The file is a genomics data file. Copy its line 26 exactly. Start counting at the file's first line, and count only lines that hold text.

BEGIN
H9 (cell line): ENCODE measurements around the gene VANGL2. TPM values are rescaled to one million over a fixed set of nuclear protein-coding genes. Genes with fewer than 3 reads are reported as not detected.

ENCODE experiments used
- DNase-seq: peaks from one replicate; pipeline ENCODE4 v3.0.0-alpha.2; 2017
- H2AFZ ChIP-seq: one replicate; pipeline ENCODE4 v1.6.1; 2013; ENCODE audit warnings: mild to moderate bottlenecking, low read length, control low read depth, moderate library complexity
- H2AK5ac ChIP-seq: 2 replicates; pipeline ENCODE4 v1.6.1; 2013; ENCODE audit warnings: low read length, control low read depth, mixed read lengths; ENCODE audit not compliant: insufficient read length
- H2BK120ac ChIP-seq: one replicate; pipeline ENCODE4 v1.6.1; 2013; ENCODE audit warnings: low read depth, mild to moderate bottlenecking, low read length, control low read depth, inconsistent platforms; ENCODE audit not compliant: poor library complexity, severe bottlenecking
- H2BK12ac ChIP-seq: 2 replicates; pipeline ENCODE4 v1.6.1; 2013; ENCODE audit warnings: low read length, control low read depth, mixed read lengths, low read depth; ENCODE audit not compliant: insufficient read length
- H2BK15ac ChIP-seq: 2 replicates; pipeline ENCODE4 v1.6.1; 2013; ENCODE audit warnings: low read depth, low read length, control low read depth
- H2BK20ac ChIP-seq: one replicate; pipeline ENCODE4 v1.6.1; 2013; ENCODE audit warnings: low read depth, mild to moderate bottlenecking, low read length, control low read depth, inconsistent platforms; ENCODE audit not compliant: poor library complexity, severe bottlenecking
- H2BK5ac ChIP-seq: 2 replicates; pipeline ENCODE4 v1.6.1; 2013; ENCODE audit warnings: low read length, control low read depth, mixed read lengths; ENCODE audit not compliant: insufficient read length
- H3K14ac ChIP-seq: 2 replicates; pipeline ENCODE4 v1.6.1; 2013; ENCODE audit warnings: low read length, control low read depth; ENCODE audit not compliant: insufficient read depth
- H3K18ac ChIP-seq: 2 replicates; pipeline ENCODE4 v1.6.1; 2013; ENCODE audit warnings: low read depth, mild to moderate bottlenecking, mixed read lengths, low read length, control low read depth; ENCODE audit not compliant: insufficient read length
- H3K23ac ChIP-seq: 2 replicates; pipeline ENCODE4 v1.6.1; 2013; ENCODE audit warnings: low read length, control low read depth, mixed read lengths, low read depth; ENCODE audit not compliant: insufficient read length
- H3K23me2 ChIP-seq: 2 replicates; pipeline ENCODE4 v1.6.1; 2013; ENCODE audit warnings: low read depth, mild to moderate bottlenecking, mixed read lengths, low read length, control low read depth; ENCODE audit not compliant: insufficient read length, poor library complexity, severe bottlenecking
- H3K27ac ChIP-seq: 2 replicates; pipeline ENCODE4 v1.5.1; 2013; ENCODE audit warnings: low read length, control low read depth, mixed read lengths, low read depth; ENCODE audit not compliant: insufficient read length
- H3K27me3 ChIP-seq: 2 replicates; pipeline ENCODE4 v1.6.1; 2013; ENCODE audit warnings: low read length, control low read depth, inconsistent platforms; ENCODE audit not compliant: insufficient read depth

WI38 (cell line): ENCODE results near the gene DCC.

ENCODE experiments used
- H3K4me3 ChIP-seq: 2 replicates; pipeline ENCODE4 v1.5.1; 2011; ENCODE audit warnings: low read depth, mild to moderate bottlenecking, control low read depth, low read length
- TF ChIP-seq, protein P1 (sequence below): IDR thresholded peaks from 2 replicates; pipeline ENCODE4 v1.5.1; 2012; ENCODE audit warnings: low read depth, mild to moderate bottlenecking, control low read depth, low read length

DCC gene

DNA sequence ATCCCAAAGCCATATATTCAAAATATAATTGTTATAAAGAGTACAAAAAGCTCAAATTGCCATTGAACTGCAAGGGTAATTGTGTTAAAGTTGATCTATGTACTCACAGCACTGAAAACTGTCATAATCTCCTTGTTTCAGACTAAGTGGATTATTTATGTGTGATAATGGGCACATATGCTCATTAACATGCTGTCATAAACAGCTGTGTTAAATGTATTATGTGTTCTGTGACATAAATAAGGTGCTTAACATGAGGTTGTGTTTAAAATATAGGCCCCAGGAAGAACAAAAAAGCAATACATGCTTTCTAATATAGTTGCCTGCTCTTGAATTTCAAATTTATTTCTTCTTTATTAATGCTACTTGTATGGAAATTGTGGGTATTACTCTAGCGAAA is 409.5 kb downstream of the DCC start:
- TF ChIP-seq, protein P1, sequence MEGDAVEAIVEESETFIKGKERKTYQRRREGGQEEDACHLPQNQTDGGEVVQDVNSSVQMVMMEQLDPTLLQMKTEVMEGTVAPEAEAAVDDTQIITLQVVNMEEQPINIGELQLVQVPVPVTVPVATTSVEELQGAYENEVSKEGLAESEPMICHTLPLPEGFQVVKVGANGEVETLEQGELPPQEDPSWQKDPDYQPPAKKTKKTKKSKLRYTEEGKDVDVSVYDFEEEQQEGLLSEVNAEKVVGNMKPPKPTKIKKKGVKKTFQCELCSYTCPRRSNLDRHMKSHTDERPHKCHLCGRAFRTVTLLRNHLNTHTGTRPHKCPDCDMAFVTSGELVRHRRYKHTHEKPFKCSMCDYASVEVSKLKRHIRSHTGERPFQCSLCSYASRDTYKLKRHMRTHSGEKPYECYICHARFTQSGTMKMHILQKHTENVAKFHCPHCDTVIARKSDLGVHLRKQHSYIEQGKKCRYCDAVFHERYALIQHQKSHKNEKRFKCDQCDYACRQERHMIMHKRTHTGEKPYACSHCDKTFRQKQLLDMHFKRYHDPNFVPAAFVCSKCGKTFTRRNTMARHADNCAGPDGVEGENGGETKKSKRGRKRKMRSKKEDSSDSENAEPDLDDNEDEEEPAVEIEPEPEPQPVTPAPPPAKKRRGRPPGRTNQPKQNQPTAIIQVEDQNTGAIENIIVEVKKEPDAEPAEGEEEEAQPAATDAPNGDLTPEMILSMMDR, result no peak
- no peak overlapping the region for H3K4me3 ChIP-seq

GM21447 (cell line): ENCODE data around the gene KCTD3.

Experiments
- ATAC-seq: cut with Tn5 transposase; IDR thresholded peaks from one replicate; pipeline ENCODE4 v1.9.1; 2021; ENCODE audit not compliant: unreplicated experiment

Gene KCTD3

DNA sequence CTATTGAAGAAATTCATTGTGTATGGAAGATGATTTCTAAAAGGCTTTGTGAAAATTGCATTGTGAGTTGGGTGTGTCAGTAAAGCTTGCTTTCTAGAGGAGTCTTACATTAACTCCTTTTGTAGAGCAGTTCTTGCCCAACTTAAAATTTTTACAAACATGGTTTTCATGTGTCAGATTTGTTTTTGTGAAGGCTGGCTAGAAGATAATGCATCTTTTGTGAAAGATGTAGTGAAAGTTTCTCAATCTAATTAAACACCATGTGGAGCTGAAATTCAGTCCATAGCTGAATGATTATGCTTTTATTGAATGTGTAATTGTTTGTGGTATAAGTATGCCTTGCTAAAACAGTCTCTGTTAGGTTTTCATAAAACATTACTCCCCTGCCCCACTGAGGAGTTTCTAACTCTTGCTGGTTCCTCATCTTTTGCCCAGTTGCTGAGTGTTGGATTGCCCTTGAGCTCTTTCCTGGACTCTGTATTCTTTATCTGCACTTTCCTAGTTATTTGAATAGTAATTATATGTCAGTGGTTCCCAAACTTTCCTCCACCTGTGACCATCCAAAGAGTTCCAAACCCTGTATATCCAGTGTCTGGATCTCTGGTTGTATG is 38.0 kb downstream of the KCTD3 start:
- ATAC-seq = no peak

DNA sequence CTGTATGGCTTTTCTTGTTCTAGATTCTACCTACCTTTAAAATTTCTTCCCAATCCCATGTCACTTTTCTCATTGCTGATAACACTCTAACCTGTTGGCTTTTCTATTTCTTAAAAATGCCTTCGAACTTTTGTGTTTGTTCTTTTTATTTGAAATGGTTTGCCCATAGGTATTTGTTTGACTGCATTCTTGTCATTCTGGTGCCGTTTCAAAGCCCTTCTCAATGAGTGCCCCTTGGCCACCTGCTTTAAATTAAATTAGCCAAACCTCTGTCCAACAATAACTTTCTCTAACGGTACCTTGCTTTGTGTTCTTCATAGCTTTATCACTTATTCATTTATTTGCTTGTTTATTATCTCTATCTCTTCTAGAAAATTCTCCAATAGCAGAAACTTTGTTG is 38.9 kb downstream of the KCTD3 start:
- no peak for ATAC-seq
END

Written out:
Experiments